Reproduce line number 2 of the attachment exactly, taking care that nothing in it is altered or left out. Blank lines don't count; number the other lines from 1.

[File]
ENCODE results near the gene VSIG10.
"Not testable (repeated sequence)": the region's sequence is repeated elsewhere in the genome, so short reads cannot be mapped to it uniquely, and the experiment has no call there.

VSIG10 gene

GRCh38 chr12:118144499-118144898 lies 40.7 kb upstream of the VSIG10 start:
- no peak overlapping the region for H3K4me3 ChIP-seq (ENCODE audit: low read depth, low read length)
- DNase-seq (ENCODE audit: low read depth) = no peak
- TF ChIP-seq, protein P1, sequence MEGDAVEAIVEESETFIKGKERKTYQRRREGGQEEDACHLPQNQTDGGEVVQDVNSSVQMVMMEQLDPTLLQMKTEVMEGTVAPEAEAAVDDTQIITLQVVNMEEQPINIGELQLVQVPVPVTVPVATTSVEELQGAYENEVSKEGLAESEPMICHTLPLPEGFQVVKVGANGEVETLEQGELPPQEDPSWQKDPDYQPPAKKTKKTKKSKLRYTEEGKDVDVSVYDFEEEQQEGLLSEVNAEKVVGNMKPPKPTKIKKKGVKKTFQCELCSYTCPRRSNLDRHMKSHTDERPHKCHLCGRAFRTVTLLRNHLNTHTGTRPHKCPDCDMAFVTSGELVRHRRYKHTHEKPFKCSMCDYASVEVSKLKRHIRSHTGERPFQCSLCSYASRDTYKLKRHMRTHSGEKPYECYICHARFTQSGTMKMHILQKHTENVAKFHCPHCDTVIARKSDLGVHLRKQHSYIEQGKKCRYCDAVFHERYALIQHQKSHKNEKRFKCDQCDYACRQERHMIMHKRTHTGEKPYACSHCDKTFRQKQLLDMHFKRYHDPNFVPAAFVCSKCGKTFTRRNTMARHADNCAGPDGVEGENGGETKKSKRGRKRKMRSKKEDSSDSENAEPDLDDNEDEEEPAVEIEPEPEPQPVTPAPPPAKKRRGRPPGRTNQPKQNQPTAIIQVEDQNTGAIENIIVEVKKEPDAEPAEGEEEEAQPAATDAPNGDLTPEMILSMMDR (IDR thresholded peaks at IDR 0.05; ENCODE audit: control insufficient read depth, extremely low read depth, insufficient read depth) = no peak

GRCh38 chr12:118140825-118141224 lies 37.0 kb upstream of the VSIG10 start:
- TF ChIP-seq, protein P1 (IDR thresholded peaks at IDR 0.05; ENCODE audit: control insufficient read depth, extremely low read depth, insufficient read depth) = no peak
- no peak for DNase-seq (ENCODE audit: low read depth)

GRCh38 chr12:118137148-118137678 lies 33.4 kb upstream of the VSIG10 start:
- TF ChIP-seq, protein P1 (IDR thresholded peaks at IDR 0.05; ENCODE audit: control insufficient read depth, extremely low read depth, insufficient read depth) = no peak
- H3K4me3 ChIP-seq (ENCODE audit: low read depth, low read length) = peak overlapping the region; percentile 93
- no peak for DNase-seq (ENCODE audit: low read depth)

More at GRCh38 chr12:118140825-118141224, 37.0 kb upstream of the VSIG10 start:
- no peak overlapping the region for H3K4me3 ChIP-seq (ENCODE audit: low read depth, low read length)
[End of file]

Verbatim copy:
"Not testable (repeated sequence)": the region's sequence is repeated elsewhere in the genome, so short reads cannot be mapped to it uniquely, and the experiment has no call there.